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Tips on Caring for an Aging Parent

Posted on Saturday, December 30, 2023 at 10:00 am

Savvy Senior: Tips on Caring for an Aging Parent

Dear Savvy Senior,

Where can I turn to for caregiving help? I help take care of my 80-year-old father and work too, and it’s wearing me out.

Worn Out Wendy

Dear Wendy,

Taking care of an aging parent over a period of time – especially when juggling work and other family obligations – can be exhausting. But help and resources are available. Here’s what you should know.

Identify Your Needs

To help you determine and prioritize the kinds of help you need, a good first step is to make a detailed list of everything you do as your dad’s caregiver and the amount of time each task takes. Identify the times when you need help the most and which tasks others might be able to do for you.

Then list the types of care needed, such as simple companionship or doing active chores, like shopping or running errands. Once you determine this, here are some tips and places you can reach out to for help.

Care Helpers

If you have siblings or other loved ones close by, start by asking them if they could come and help with specific tasks. And see if friends, neighbors or faith group members could help too.

You also need to check into local resources that may be available. Many communities offer a range of free or subsidized services that help seniors and caregivers with basic needs such as home delivered meals, transportation, senior companion services and respite services, which offers short-term care so you can take an occasional break. Call your nearby Area Aging Agency (800-677-1116) for referrals to services.

There are also a bevy of online services you can use to help you save time on certain chores. For example, online grocery shopping and home deliveries, and online pharmacy medication refills and deliveries. You can also order meal-kits or pre-made meals online through numerous meal service delivery companies and arrange needed transportation with ride sharing services like Lyft or Uber.

Or, if you can afford it, you may want to consider hiring someone a few hours a week to help with things like cooking, housekeeping or even personal care. Costs can run anywhere from $12 up to $25 per hour. or are two good websites to help you find someone, or you can work with a local home care agency.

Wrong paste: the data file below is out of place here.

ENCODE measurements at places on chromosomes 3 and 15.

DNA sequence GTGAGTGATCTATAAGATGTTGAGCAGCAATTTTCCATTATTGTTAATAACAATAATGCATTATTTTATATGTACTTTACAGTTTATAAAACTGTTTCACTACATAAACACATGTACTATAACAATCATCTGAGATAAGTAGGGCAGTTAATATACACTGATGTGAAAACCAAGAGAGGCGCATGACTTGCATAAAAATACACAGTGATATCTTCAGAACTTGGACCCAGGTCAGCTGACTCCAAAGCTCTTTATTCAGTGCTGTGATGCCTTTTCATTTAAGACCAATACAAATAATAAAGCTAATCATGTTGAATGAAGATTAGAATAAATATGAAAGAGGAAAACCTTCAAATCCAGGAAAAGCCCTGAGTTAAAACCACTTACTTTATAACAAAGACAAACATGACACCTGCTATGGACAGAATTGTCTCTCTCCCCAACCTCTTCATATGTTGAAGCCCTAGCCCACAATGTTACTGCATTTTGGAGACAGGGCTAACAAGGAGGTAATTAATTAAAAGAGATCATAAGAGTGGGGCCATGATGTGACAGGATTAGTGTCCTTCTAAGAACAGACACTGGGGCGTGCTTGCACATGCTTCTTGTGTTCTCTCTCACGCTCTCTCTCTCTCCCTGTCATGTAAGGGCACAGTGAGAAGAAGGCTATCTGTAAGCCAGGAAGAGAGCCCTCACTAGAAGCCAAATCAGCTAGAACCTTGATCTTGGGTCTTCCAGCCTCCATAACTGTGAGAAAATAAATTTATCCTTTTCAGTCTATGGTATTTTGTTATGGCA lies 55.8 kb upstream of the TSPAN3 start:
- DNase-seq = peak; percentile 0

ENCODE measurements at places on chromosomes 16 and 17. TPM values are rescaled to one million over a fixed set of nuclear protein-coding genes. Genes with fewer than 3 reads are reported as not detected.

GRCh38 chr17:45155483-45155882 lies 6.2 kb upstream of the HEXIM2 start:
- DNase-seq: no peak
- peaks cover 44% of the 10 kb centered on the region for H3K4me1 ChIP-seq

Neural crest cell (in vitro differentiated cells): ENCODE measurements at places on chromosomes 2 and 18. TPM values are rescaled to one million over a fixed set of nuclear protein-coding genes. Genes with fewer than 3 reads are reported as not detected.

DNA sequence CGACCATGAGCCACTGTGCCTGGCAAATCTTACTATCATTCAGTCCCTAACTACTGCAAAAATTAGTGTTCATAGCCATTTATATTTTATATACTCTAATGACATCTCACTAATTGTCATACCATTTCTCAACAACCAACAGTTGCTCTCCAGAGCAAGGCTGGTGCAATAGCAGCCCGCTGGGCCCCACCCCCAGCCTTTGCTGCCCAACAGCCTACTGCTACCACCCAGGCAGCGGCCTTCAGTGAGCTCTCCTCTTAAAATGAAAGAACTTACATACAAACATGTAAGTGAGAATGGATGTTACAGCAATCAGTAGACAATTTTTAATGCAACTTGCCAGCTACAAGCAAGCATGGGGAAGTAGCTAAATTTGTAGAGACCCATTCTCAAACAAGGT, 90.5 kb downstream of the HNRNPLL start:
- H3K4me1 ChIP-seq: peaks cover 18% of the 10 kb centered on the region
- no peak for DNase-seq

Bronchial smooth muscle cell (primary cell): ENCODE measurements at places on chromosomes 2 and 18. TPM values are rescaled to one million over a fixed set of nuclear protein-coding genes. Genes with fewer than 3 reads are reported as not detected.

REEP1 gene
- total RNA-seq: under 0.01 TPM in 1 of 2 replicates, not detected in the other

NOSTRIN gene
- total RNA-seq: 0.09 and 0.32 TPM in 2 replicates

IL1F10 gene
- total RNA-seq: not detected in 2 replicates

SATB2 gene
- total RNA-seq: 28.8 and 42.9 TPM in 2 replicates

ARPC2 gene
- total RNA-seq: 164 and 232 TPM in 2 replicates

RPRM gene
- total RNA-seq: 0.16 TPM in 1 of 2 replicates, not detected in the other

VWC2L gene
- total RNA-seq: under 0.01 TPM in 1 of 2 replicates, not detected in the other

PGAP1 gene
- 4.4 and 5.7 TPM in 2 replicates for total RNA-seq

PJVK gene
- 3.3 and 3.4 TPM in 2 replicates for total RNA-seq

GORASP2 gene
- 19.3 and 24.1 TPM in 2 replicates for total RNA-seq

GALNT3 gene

Financial Aids

If you’re handling your dad’s financial chores, make things easier by arranging for direct deposit for his income sources, and set up automatic payments for his utilities and other routine bills. You may also want to set up your dad’s online banking service, so you can pay bills and monitor his account anytime. Or, if you need help, consider hiring a bill paying service like Silver Bills (, which charges a flat fee of $150 per month. is another excellent tool to look for financial assistance programs that may help your dad, particularly if he’s lower income.

Technology Solutions

To help you keep tabs on your dad when you are away at work or if he lives alone, there are affordable technology devices that can help. For example, there are medical alert systems and smart speakers that help with communication and allow him to call for help if needed. Home video cameras with two-way speakers that allow you to monitor and talk to him when you’re away. Electronic pill boxes that can notify you if he has taken his medications. And to help you coordinate his care with other members of his care team there are websites like

Other Resources

There are also a number of other organizations you can draw on for additional information like the Family Care Alliance (, which provides a state-by-state listing of caregiving programs and services; the Alzheimer’s Association ( that provides information unique to the challenges of dementia caregivers; and the U.S. Department of Veterans Affairs (, which offers caregiver support services to veterans and spouses.

Send your senior questions to:Savvy Senior, P.O. Box 5443, Norman, OK 73070, or visit Jim Miller is a contributor to the NBC Today show and author of “The Savvy Senior” book.